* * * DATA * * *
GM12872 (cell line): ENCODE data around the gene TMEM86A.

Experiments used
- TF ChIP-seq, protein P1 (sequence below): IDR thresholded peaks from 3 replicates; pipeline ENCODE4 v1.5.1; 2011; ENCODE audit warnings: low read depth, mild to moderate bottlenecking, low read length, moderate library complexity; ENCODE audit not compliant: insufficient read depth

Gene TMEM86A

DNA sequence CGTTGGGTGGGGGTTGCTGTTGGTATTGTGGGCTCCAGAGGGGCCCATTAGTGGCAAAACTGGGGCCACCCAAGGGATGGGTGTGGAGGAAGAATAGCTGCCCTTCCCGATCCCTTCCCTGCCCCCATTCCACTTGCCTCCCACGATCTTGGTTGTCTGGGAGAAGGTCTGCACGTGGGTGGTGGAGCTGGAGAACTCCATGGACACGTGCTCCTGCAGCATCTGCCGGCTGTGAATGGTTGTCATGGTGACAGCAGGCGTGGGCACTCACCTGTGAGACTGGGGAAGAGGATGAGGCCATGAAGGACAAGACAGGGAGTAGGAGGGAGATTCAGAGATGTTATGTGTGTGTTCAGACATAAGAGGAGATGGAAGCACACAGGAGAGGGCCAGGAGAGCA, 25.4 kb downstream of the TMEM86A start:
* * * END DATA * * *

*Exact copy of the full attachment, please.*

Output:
GM12872 (cell line): ENCODE data around the gene TMEM86A.

Experiments used
- TF ChIP-seq, protein P1 (sequence below): IDR thresholded peaks from 3 replicates; pipeline ENCODE4 v1.5.1; 2011; ENCODE audit warnings: low read depth, mild to moderate bottlenecking, low read length, moderate library complexity; ENCODE audit not compliant: insufficient read depth

Gene TMEM86A

DNA sequence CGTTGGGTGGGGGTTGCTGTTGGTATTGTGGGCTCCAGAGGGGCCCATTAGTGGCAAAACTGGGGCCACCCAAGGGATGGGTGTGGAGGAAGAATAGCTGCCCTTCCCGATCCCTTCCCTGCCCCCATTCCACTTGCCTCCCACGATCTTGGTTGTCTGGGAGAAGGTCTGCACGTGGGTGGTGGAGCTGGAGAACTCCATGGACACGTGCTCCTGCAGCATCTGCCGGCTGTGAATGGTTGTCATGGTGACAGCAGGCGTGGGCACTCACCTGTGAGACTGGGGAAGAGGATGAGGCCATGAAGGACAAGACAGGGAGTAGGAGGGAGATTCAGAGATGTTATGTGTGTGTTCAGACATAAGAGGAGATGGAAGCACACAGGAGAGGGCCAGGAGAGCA, 25.4 kb downstream of the TMEM86A start: